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Little noticed law sets off court fight over state’s responsibility to release inmates to reduce COVID risks

Lawyers for incarcerated people have begun seeking release of dozens of people

Language quietly added to the state budget in November has given hope to Massachusetts prison inmates that they will be able to get out early to lessen their risk of getting COVID.

So far, the state Department of Correction has refused early release for any of the 6,500 prisoners to reduce the risk of COVID-19, which has sickened hundreds and killed more than 20 inmates. The only exceptions have been paroles granted to some gravely ill prisoners for conditions unrelated to the pandemic.

But, on Wednesday, lawyers for a group of prisoners will ask a Suffolk Superior Court judge to order the Correction Department to follow the new law, which says the department “shall release, transition to home confinement, or furlough” people who can be safely released to reduce the risk of COVID.


“The statutory language is very clear,” said Elizabeth Matos, executive director of Prisoners’ Legal Services. “It requires the commissioner of correction to review everyone to see who is actually suitable for release. It doesn’t exclude anyone from release.’'

Despite the provision, added to the state budget by Senator Sonia Chang-Diaz of Boston, Matos said the Department of Correction has continued to oppose any early releases.

“We’ve sent multiple letters based on the language in the statute. Zero have been awarded. People are worried about dying inside,” she said in an interview.

She said the agency has been “glaringly and shockingly” careless in combating COVID-19. “These are people in the care and custody of the state. Regardless of why they’re there — everything should be done to prevent people from dying prematurely.”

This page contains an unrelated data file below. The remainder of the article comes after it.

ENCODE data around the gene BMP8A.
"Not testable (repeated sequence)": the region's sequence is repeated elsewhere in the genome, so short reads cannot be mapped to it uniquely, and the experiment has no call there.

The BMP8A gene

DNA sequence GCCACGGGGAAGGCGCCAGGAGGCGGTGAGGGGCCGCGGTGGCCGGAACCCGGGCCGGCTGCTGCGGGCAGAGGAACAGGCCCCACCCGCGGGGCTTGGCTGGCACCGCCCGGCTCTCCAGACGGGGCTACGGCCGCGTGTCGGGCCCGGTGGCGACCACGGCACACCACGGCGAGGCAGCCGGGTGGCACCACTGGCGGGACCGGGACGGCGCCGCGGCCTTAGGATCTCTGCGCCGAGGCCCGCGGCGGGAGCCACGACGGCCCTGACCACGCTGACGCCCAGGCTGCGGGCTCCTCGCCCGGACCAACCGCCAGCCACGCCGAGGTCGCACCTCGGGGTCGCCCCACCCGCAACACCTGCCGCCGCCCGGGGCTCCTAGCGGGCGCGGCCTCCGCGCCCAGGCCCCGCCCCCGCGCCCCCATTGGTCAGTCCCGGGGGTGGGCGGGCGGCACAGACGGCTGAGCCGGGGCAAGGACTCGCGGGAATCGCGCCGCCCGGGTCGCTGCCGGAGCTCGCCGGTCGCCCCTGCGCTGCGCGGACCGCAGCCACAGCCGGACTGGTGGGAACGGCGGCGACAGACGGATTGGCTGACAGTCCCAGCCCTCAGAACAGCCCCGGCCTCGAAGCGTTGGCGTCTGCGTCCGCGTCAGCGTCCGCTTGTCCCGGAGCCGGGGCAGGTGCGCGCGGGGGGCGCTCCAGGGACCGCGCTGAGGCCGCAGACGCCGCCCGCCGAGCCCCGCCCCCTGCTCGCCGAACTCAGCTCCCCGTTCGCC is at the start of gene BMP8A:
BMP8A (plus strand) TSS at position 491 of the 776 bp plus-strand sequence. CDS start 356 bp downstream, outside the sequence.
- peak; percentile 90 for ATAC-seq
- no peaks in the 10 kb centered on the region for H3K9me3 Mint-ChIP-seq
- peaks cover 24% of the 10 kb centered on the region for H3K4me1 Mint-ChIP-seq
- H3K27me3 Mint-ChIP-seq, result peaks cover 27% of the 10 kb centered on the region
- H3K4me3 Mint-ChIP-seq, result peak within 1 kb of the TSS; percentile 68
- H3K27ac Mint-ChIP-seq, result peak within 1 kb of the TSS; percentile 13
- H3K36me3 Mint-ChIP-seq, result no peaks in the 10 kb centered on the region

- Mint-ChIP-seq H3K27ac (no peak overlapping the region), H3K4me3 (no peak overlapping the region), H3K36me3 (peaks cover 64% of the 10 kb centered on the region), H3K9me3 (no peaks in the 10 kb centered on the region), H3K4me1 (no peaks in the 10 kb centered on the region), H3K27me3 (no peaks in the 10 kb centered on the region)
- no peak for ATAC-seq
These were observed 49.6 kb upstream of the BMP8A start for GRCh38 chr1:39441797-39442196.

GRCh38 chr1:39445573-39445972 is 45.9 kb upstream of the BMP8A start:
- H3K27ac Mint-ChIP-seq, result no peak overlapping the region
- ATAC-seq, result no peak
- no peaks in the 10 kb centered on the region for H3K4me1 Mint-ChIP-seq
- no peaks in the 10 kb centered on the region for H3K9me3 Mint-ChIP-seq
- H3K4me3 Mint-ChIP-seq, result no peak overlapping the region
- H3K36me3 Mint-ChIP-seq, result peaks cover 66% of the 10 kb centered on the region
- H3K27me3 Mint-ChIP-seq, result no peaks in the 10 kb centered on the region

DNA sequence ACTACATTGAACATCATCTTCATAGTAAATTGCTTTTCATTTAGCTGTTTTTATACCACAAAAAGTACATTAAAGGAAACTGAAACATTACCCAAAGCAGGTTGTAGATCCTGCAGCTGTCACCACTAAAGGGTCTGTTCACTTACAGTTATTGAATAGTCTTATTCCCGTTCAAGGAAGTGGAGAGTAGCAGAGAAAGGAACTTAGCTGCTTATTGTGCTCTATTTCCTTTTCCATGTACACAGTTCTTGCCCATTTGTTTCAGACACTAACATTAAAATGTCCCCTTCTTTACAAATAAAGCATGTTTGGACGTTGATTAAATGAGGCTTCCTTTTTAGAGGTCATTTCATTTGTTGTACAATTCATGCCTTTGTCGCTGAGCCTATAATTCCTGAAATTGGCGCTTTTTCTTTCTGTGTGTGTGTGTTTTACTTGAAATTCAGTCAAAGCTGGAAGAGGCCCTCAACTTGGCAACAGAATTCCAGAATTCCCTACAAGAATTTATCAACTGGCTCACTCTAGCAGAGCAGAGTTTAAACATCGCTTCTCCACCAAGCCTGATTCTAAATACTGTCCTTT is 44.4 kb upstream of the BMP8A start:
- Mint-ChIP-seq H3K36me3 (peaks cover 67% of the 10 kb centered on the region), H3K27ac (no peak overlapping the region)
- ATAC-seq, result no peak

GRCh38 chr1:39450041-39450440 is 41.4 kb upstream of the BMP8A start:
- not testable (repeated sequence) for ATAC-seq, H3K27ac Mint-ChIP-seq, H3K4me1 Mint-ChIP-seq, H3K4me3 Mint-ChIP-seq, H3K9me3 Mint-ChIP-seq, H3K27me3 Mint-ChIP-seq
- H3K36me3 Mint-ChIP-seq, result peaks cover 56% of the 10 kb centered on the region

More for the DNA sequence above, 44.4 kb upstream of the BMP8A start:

Inmates and guards were among the first groups of people to receive vaccines in the state. Yet, vaccinating people is not enough, she said. Many inmates have refused to get vaccinated.

DOC Commissioner Carol Mici has argued the budget wording is not an order but simply reinforces the agency’s authority to decide who is safe to release and when.


In court papers filed Feb. 4, DOC lawyers said the language leaves the decision to the commissioner, “with her extensive correctional experience and knowledge of relevant statutes and regulations based on almost 34 years of employment with the department.”

“She has been doing this all along,” the lawyers wrote.

Mici said in an affidavit that 65 percent of the inmates — 4,272 — have already received the COVID vaccine and she “remains committed to providing the vaccine to all inmates who wish to receive it.”

One inmate looking to be freed is Lizette Nevarez, who has three years left of her 10-year sentence for unarmed robbery on an elderly person. She has a long record that includes assaulting elderly women, grabbing their purses, and then using the victims’ credit cards to buy items such as TVs.

She is being held at a minimum security prison, South Middlesex Correctional Center, and is by definition safe to release, said her lawyer, James McKenna. More than 550 people are serving time in minimum security facilities or pre-release centers, according to DOC records.